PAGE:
Both were relieved when the Bitcoin bubble burst in early 2018. Out flowed the dabblers, day traders, and daily Bitcoin price updates on CNBC.
“They started their business at the exact right time. They convinced some of the smartest investors in the world to allow them to buy Bitcoin and Ethereum and get paid for it,” says Mike Novogratz, the ex-hedge fund manager and crypto personality. “Hats off to the team that they get paid fees on it.”
But investors in Paradigm expect more from Ehrsam and Huang than just another savvy crypto trading shop . With their firm in rapid-hiring mode, its first exit under its belt and some of its startups showing signs of breaking out, the Forbes Under 30 alumni duo insist they’re just ahead of a curve that will soon make you care about crypto and its worldwide potential, too. “We think there is leverage in pouring fuel on the fire,” Ehrsam says. “But we certainly didn’t create the fire.”
I f Paradigm’s timing was perfect, it was anything but accidental. At the height of the Bitcoin mania of 2017, Ehrsam had already stepped down from his president role at Coinbase, the $8 billion-valuation cryptocurrency marketplace he’d cofounded with Armstrong five years before. Tall and lanky with an old-fashioned part to his brown hair, the Duke graduate and former competitive gamer – as well as, briefly, Goldman Sachs trader – anxiously paced his apartment, filling his days penning blog posts and angel investing in startups. As Bitcoin topped $19,000 in December 2017, up nearly 2,400% in just one year, crypto insiders were as baffled as everyone else. Even at Coinbase board meetings, where Ehrsam still serves as a director, insiders marveled at the price mania and asked: “ why is this happening?”
It was a question Silicon Valley’s big VC firms were asking, too. At Sequoia, the firm known for investing in companies from Apple and Google to WhatsApp and Stripe, Huang was looking closely at the space. A former entrepreneur who took a social analytics business through startup accelerator Y Combinator and sold it to Twitter, Huang – black-haired with an understated “reluctant sneakerhead” style – had owned Bitcoin personally since 2012. But like Ehrsam, he was put off by “parabolic” prices and a wave of unknown companies issuing their own tradeable tokens via a dubiously legal listing called an “initial coin offering,” or ICO.
Both were relieved when the Bitcoin bubble burst in early 2018. Out flowed the dabblers, day traders, and daily Bitcoin price updates on CNBC. To Ehrsam and Huang, those who remained represented the more attractive long-term investments – people who would look smart and have built big businesses by the time the hype cycle swung around again. Ehrsam and Huang went to institutions with a contrarian pitch: it was time for them to invest in their new firm which would craft a crypto strategy that would win over the long run.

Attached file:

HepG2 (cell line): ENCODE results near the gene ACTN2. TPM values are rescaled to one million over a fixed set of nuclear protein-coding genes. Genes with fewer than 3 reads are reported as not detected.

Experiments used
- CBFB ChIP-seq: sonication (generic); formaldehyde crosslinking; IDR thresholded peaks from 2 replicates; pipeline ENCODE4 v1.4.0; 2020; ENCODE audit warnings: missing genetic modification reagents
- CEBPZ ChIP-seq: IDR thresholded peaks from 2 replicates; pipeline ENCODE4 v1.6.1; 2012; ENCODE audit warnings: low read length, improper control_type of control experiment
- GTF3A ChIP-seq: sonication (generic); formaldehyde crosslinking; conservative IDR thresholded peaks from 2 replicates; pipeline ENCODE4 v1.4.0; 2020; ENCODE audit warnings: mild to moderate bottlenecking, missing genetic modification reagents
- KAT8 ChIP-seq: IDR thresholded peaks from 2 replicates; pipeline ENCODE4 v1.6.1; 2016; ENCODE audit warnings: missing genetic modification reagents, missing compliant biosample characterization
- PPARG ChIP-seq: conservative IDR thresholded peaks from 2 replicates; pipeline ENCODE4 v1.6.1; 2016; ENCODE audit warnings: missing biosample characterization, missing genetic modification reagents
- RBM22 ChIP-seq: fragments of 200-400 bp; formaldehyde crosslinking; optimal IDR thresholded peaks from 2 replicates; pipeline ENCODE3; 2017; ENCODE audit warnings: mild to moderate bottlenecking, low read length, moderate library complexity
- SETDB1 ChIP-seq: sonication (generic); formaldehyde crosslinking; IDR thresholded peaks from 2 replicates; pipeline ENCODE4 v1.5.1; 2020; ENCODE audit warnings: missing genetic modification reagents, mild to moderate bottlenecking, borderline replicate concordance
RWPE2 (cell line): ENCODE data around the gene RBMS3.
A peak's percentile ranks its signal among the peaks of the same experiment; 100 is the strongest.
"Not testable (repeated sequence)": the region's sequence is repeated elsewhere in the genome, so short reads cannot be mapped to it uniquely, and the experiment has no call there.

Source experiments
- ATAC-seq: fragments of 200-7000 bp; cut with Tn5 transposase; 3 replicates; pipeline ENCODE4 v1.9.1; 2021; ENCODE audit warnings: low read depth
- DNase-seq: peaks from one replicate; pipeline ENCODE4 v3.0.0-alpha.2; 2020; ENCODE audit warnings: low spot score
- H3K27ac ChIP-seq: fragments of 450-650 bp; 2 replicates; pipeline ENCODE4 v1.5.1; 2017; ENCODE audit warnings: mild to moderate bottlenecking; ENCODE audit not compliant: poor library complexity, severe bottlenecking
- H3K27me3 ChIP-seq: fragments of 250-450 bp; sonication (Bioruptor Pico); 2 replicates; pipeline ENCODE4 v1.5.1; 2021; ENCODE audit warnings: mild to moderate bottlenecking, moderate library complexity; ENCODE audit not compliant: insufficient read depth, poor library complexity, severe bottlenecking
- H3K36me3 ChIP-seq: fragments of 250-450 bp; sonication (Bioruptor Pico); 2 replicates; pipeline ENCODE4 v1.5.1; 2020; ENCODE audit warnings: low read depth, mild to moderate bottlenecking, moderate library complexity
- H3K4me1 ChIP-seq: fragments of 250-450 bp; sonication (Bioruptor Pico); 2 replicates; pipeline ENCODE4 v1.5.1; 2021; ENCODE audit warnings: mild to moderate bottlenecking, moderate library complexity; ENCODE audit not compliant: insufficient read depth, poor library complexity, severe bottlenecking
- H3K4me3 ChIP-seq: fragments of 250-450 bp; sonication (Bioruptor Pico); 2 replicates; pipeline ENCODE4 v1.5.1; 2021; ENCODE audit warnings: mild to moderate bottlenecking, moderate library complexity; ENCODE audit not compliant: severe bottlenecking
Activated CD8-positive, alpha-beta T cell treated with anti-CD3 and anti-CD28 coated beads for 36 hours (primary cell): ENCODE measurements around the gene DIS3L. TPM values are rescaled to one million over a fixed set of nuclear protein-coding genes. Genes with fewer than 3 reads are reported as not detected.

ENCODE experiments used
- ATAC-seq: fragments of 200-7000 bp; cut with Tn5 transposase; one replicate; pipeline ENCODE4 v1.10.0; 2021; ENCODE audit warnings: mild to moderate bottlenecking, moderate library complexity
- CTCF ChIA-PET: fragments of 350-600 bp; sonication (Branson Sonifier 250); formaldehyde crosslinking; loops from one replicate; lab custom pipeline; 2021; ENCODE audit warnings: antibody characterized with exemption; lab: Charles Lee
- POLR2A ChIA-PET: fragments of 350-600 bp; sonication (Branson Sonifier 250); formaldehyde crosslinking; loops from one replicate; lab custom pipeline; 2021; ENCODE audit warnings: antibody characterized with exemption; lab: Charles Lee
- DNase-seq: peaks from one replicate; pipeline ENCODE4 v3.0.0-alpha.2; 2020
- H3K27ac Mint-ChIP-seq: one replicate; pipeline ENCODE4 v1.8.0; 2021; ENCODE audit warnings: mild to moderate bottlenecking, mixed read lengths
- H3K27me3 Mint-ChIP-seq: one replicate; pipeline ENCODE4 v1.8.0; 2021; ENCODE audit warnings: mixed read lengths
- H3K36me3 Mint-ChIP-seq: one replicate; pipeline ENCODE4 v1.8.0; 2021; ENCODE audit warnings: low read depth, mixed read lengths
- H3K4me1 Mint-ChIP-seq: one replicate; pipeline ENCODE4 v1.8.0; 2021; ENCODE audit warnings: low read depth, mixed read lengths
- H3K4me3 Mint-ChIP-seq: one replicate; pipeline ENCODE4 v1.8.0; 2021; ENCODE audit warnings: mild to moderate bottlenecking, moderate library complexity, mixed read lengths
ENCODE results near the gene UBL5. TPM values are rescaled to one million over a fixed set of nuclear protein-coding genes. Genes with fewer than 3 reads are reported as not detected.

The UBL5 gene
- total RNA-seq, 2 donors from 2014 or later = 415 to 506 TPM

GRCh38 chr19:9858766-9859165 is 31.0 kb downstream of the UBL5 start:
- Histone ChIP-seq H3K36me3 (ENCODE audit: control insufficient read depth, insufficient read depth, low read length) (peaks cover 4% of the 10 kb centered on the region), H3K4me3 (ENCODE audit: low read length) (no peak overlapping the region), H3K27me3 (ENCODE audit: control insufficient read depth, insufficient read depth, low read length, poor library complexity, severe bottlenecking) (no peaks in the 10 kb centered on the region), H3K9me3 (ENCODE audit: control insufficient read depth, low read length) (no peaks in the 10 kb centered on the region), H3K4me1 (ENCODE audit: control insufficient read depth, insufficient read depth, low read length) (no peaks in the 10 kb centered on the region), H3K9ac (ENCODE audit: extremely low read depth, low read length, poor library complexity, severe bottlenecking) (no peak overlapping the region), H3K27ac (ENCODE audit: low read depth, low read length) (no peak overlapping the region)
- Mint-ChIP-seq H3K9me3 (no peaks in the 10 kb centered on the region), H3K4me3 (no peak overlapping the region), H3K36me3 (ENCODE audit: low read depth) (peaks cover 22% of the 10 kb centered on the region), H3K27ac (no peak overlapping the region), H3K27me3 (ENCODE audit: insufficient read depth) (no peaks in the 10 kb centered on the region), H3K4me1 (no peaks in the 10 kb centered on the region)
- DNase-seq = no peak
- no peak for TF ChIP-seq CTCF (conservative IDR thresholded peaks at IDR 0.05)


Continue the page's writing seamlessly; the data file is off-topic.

The non-profit endowments of top universities represent the most powerful – and difficult – stamp of approval for new fund managers in venture capital. The “public commotion” of 2017 wasn’t lost on them, Huang says, but allocation managers were loath to touch crypto directly or trust its un-credentialed early investors. With Coinbase backed by top VC firms and Sequoia’s reputation well-known, Paradigm looked safer. “Crypto is sort of filled with these hothead personalities, and there’s a common thread between Fred and Matt where they’re really calm, cool and collected,” says Garry Tan, an early Coinbase investor and partner at Initialized, a San Francisco-based VC shop.
The pitch worked. By October 2018, three of the highest-profile endowments, Harvard, Stanford and Yale, had joined Sequoia in investing in the mysterious new firm, their first major forays into backing a crypto-focused fund. (All three declined to comment for this story.) But Paradigm was even more unusual as an “open-ended” fund, meaning its partners have no fixed date upon which to return investors their capital (a more typical structure is 10 to 12 years). And Paradigm would invest differently than a normal VC firm, too: about 60% in alternative assets like digital tokens and the currencies themselves, the remaining 40% in the usual startup equity stakes.
Then Paradigm quietly pulled off its boldest move. VC investors usually “call,” or request by wire, the money they’ve raised in batches as it’s needed, say, 10% at a time. Ehrsam and Huang called all $400 million of their first close up front, then put it all into Ethereum and Bitcoin, using one of their own startups, crypto-focused trading desk Tagomi, to identify the cheapest places to convert pieces back into fiat currency as needed when investments required old-fashioned dollars.